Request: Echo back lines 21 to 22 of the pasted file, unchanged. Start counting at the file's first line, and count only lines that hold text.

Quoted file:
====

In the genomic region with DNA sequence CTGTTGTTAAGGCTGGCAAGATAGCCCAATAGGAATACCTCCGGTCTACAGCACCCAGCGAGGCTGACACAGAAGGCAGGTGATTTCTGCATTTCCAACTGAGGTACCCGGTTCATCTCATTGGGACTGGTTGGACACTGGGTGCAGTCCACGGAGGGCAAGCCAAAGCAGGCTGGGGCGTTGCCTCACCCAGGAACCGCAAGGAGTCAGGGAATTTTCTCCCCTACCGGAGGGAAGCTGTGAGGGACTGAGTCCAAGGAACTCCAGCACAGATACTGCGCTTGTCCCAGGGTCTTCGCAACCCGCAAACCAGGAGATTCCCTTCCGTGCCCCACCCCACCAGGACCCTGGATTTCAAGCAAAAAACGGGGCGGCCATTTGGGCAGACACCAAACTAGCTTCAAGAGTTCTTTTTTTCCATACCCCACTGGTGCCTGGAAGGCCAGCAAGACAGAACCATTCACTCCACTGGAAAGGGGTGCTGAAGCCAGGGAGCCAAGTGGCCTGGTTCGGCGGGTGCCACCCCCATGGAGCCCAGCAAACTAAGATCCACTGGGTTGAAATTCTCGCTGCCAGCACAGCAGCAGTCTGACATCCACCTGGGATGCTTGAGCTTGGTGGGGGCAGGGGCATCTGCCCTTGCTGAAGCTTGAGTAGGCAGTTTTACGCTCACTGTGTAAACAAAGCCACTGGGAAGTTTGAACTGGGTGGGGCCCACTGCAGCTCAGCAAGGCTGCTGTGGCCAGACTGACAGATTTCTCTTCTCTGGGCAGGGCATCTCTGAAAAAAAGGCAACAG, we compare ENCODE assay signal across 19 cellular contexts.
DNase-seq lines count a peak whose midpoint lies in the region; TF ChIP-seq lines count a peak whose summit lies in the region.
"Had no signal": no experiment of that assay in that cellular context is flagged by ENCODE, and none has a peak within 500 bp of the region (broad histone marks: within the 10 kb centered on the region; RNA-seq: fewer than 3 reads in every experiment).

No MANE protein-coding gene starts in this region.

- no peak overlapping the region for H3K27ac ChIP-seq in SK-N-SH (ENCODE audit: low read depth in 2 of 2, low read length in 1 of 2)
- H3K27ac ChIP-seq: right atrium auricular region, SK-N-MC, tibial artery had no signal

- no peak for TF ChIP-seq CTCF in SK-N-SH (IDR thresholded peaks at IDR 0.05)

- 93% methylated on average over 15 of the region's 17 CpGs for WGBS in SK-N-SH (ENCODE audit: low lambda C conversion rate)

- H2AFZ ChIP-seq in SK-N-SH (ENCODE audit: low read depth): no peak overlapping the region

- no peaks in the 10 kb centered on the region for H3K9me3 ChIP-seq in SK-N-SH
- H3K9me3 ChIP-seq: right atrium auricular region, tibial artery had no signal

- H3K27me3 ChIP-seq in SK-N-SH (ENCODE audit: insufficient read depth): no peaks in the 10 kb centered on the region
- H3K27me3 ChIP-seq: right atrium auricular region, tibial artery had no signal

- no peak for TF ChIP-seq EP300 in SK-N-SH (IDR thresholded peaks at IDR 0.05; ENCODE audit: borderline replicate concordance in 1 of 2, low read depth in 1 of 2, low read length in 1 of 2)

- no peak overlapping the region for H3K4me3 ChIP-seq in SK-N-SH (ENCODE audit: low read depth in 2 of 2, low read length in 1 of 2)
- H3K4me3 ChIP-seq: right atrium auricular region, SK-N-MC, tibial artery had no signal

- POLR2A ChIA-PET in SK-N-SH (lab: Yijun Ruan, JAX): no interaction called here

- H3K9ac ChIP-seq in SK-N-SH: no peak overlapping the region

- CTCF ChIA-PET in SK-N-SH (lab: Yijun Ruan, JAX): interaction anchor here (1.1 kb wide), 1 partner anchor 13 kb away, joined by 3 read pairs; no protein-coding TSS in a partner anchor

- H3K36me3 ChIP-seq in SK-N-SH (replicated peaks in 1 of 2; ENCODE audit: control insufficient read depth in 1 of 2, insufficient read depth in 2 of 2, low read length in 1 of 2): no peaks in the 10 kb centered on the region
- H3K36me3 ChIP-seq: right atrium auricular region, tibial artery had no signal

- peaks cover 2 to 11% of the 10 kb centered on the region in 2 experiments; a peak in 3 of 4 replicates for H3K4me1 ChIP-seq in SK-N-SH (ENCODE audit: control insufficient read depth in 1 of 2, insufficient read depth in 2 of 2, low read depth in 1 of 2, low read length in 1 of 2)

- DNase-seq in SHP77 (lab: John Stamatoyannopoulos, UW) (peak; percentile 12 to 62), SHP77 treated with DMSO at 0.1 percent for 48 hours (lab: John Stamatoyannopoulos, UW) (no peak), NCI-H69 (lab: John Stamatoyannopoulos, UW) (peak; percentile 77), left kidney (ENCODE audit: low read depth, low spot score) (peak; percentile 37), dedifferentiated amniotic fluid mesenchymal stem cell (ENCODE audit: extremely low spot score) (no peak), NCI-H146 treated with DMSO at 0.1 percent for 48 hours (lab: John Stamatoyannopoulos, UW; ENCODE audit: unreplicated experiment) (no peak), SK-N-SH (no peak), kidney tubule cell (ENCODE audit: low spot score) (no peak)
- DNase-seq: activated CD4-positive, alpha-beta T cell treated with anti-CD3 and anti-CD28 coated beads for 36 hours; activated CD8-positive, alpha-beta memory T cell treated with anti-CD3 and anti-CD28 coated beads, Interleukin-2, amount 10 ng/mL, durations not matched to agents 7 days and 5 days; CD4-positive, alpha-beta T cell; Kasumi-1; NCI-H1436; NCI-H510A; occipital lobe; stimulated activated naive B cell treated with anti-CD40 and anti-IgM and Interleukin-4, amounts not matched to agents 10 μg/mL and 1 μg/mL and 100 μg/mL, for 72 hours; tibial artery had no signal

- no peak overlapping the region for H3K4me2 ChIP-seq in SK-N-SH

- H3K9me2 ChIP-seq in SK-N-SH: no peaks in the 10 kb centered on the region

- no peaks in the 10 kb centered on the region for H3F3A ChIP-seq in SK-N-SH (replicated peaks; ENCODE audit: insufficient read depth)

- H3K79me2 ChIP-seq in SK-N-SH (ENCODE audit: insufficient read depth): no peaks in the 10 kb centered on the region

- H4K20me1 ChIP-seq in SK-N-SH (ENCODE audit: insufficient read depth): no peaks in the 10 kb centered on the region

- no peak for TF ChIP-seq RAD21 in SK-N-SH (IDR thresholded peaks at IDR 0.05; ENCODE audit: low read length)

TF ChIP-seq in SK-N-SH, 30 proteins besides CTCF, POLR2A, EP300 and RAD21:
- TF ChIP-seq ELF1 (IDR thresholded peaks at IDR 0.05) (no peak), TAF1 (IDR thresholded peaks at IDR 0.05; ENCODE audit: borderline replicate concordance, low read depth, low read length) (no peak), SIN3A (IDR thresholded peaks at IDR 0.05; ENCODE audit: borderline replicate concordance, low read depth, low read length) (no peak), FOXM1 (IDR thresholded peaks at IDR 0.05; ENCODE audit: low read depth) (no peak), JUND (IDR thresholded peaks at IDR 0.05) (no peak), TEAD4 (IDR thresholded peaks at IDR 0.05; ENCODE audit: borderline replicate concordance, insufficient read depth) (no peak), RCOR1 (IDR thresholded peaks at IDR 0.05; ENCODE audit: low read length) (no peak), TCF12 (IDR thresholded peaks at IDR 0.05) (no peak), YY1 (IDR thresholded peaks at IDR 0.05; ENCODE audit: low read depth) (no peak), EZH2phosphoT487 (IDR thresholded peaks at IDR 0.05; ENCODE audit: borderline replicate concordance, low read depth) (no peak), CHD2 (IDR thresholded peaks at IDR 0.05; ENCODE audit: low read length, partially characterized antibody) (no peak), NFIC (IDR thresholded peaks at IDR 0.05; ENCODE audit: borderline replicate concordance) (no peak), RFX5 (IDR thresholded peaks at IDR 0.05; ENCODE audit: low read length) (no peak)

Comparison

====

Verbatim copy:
- H3K36me3 ChIP-seq: right atrium auricular region, tibial artery had no signal

- peaks cover 2 to 11% of the 10 kb centered on the region in 2 experiments; a peak in 3 of 4 replicates for H3K4me1 ChIP-seq in SK-N-SH (ENCODE audit: control insufficient read depth in 1 of 2, insufficient read depth in 2 of 2, low read depth in 1 of 2, low read length in 1 of 2)